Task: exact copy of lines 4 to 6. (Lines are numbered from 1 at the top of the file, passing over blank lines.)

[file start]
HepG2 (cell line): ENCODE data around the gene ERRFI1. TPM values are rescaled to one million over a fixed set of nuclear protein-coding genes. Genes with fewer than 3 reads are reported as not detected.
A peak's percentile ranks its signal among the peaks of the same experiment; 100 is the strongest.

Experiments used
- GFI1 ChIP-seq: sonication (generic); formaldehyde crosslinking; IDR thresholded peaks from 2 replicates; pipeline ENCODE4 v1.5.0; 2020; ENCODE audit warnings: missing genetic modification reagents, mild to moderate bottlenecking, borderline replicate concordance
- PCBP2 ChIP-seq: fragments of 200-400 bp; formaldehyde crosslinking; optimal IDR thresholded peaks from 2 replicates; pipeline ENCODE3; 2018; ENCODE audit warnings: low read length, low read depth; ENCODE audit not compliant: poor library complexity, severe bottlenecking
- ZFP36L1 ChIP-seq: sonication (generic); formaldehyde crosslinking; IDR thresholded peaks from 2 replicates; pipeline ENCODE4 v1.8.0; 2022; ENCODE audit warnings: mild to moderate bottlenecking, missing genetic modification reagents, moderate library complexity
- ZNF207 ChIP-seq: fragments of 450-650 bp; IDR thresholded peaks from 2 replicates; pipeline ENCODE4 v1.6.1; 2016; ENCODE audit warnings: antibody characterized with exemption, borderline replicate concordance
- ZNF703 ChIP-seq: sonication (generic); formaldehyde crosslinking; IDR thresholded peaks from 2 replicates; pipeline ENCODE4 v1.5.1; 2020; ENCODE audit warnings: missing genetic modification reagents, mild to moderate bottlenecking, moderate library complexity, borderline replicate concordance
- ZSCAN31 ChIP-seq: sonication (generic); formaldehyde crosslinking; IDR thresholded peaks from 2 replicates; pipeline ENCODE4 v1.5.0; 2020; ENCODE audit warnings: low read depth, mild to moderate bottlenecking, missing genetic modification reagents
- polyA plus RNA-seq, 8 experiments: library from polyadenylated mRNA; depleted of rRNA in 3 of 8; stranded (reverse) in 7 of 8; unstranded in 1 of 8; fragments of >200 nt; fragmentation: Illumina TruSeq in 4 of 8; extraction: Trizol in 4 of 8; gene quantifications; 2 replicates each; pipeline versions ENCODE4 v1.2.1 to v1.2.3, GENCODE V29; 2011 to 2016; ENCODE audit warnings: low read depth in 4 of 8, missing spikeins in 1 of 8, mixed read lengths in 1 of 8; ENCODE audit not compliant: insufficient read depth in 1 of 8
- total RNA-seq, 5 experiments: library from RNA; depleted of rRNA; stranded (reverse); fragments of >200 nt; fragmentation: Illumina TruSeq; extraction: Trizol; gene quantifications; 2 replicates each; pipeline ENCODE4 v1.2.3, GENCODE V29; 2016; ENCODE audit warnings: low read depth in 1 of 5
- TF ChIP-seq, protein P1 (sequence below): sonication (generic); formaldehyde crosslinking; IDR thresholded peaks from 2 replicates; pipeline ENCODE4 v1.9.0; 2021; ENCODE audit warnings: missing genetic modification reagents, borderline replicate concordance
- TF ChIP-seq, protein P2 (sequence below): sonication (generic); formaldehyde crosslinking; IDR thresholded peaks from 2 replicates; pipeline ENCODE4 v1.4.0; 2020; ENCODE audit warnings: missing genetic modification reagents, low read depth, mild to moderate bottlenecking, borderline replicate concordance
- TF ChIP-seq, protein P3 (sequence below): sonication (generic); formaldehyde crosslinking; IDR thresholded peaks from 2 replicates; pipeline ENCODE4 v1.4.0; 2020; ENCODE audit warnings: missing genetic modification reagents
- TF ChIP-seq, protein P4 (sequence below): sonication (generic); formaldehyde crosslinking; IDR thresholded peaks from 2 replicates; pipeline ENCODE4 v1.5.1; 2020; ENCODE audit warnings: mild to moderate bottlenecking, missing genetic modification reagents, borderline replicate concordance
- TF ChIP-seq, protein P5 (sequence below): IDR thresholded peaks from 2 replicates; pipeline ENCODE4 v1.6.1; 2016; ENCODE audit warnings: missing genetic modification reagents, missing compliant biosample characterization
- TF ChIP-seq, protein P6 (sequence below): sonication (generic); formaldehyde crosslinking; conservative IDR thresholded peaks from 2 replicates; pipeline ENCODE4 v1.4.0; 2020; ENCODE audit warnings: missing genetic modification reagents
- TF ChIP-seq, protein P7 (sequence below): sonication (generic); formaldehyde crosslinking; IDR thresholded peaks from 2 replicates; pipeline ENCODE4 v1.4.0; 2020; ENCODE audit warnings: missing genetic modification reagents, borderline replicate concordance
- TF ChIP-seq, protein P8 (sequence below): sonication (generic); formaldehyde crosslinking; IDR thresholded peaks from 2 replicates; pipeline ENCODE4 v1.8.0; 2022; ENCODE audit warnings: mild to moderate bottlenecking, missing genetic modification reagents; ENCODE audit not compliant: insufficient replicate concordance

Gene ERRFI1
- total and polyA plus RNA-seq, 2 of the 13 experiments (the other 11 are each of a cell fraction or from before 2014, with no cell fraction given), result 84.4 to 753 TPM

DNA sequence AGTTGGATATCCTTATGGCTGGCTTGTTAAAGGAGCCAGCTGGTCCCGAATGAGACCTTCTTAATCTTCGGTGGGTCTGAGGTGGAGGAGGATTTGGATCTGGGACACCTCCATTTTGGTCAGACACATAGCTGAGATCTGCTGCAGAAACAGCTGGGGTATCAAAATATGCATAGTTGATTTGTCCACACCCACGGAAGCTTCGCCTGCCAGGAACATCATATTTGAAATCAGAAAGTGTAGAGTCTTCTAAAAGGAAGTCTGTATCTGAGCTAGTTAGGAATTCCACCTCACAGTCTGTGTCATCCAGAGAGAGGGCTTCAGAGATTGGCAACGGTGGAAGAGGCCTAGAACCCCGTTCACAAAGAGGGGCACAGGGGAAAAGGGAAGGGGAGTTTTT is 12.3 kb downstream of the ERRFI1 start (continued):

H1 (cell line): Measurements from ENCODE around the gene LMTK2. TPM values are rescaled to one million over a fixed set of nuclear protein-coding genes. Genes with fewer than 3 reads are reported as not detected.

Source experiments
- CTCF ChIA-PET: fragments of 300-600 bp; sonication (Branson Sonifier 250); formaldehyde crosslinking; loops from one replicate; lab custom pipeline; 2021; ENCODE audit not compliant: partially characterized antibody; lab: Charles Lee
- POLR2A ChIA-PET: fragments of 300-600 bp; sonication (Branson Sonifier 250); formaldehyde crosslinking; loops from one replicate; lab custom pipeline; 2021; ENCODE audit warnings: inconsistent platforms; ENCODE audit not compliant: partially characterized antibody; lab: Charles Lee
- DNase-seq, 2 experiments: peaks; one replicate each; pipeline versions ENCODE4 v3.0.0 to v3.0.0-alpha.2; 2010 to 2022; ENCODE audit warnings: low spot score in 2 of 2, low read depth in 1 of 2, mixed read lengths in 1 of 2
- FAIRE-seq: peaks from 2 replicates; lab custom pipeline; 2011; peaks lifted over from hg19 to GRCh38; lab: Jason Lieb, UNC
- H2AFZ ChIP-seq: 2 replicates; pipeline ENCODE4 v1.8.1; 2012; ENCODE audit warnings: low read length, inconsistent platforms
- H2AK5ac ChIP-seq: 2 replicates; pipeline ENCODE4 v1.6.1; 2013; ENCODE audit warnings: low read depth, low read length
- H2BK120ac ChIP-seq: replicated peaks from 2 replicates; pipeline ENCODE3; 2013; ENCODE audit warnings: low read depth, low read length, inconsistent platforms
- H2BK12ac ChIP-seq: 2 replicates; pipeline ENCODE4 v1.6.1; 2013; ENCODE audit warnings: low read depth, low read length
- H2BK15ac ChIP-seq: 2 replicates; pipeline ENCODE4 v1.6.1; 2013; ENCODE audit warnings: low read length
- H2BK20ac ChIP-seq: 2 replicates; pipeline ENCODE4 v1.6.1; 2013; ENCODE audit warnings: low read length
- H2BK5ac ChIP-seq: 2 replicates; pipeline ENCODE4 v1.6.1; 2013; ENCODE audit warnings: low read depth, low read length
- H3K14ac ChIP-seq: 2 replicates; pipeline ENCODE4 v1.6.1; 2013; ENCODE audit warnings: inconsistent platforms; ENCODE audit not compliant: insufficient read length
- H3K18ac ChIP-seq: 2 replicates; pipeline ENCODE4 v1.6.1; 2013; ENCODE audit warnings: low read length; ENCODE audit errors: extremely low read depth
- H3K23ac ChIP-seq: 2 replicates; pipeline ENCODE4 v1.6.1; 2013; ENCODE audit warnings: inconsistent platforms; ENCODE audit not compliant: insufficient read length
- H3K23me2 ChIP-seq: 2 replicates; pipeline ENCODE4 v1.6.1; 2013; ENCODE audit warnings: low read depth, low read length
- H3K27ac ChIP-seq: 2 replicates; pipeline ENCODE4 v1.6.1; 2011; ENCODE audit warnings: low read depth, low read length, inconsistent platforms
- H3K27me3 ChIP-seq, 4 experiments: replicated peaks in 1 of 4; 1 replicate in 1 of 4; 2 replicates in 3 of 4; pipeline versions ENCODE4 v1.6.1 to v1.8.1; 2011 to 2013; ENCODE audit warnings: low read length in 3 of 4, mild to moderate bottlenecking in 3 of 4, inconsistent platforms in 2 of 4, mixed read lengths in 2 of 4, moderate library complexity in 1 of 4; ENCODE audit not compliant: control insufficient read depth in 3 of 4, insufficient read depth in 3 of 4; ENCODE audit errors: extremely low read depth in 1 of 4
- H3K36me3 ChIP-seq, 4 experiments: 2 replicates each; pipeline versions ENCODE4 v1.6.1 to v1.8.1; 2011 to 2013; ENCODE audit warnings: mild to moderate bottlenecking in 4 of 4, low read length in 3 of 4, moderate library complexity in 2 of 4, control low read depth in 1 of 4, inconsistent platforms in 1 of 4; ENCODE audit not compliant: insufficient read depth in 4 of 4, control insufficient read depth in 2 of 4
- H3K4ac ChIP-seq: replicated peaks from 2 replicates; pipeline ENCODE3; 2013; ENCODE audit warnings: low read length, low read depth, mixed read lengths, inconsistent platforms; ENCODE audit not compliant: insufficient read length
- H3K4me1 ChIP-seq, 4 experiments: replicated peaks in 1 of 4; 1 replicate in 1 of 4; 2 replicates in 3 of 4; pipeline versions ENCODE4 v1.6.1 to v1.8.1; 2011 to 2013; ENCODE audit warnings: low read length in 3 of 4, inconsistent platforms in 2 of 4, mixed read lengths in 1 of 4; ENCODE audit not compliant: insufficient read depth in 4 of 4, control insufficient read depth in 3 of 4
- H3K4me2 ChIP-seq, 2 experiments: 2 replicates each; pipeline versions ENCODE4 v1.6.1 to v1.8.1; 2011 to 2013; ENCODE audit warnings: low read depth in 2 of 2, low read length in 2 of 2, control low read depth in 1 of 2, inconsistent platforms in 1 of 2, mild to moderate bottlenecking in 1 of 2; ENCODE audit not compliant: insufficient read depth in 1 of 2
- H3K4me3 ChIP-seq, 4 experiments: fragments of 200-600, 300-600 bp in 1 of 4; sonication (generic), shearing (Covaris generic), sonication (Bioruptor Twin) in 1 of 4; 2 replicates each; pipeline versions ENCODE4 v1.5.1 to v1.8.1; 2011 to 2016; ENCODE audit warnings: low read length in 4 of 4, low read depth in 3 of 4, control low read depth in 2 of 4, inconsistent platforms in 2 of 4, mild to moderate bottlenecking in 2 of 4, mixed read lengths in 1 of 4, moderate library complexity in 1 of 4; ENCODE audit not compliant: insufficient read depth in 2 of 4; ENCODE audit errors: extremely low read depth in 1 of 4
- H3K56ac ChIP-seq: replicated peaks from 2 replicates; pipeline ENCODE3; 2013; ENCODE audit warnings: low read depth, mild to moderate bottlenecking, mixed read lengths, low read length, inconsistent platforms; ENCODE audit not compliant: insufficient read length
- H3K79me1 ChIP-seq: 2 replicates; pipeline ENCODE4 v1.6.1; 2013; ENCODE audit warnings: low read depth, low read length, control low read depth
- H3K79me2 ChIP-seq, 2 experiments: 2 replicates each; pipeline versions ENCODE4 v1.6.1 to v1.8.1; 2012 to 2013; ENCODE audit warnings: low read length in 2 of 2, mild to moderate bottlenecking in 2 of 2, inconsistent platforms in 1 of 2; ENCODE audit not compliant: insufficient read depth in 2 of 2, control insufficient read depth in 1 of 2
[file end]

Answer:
- GFI1 ChIP-seq: sonication (generic); formaldehyde crosslinking; IDR thresholded peaks from 2 replicates; pipeline ENCODE4 v1.5.0; 2020; ENCODE audit warnings: missing genetic modification reagents, mild to moderate bottlenecking, borderline replicate concordance
- PCBP2 ChIP-seq: fragments of 200-400 bp; formaldehyde crosslinking; optimal IDR thresholded peaks from 2 replicates; pipeline ENCODE3; 2018; ENCODE audit warnings: low read length, low read depth; ENCODE audit not compliant: poor library complexity, severe bottlenecking
- ZFP36L1 ChIP-seq: sonication (generic); formaldehyde crosslinking; IDR thresholded peaks from 2 replicates; pipeline ENCODE4 v1.8.0; 2022; ENCODE audit warnings: mild to moderate bottlenecking, missing genetic modification reagents, moderate library complexity